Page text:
Uganda: Chinese firm secures $2.3bn contract to build MoKaKi railway section - African Business Magazine
Uganda: Chinese firm secures $2.3bn contract to build MoKaKi railway section

Uganda: Chinese firm secures $2.3bn contract to build MoKaKi railway section

China Harbour Engineering Company (CHEC) has signed a contract to build the section of the MoKaKi railway between the Kenyan border and Kampala, which will require a $2.3bn investment.

MoKaKi is the new name for the standard gauge railway (SGR) that is expected to run from Mombasa, through Nairobi, to Kampala and on to Kigali. China Road and Bridge Corporation has now completed 98% of the first section, between Mombasa and Nairobi.

Kampala had signed a memorandum of understanding with China Civil Engineering Construction Corporation in 2012 for the section of line in eastern Uganda. However, it has now opted for CHEC to build the line between the Kenyan border and the Ugandan capital. Export-Import (Exim) Bank of China is to provide most of the $2.3bn investment that will cover engineering works, line construction and the purchase of rolling stock.

For its part, the government of Uganda will provide 15% of the money, possibly through a commercial loan, plus the land required for construction. The Ugandan government has announced that it has already acquired 60% of the land required to build the 273km section. The first trains are due to run in mid-2020.

A separate contract will be awarded for the section of line between Kampala and the Rwanda-Uganda border at a later date. That stretch will cover roughly the same length as the section in eastern Uganda. This contract is unlikely to be awarded until Rwanda commits to extending the line on to Kigali. In addition, another section of railway is expected to link the MoKaKi line in Uganda with the South Sudanese capital of Juba.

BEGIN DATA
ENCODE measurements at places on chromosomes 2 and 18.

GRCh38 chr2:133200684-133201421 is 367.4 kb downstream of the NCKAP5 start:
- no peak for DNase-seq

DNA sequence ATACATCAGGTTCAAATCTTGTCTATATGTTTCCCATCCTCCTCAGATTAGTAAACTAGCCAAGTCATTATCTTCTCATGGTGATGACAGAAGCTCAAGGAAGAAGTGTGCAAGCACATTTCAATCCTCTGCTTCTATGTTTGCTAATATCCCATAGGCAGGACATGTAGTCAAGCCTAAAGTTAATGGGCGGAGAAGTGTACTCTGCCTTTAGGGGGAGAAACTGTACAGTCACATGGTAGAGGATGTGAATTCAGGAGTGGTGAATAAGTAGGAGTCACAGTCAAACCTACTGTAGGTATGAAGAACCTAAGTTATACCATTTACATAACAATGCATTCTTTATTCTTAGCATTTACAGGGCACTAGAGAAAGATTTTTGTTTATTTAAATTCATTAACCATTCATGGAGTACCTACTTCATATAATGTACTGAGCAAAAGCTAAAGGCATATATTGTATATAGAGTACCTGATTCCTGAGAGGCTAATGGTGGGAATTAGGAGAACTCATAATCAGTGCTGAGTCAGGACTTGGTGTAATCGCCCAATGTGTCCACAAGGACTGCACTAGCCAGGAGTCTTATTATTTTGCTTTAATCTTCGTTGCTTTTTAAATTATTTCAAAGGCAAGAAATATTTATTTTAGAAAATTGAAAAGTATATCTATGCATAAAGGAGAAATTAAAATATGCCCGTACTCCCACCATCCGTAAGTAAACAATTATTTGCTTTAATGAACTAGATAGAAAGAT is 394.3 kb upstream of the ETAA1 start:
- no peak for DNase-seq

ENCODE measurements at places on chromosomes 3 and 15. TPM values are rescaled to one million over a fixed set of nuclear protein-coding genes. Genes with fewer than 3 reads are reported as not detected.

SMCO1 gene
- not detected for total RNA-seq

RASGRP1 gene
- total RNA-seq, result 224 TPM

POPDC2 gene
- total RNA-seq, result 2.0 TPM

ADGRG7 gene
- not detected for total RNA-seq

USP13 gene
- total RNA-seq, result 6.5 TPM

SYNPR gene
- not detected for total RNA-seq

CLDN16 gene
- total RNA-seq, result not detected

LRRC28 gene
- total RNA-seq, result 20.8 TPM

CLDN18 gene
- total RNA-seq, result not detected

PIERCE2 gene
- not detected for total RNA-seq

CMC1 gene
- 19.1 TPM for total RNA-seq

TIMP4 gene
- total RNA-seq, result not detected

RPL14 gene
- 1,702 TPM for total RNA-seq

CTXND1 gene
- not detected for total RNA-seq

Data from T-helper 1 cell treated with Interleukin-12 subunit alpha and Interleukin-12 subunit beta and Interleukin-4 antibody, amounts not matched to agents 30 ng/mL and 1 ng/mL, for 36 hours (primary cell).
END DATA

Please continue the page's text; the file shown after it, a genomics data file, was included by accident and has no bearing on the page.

Faster transit

Project coordinator Kasingye Kyamugambi said: “As soon as studies are complete and approved, and funds secured, works on the other sections of the SGR will commence.” The main motivation for the development of the new railway is to reduce the time and cost of transporting freight to and from Mombasa. The Ugandan government believes that freight transfer by the new railway will be just one third of the cost of existing road and rail transport.

Passenger services are to be launched on the 457km section between Mombasa and Nairobi later this year, taking four hours on express trains that will only stop once en route, and five and half hours by country trains, which will stop seven times: at Mariakani, Miasenyi, Voi, Mtito Andei, Kibwezi, Emali and Athi River. The first six locomotives for use on the line were delivered in January, with another 50 to be commissioned this year and next. Freight trains will take between six and eight hours to reach Nairobi from Mombasa, in comparison with the 20 hours it takes to transport containers by road.

Rift Valley Railways

The future role of the existing railway along the same Mombasa-Nairobi-Kampala route, which was built in the British colonial era, has yet to be determined. The railway has been operated since 2006 by a private company, Rift Valley Railways, under a 25 year concession. In December, Nairobi finally compensated RVR for damage and losses incurred during the post-election violence of 2008.

The main shareholder in RVR, Egypt’s Qalaa Holdings, announced in January that it would sell its 73.76% indirect holding in the company. A Qalaa spokesperson said: “The decision to divest from RVR comes in the wake of management’s conclusion that additional capital is required to complete RVR’s transformation programme, which has already yielded positive results according to recent operational performance reports.” The company “will continue to provide operational and managerial support” while it seeks a buyer for its stake.

It is possible that the RVR line could find a role offering lower price passenger services over short distances. However, if the projections on price and speed are correct, then it seems unlikely to retain a role as a freight utility, particularly as it has lost out to road haulage even before the new railway has been built.

Neil Ford

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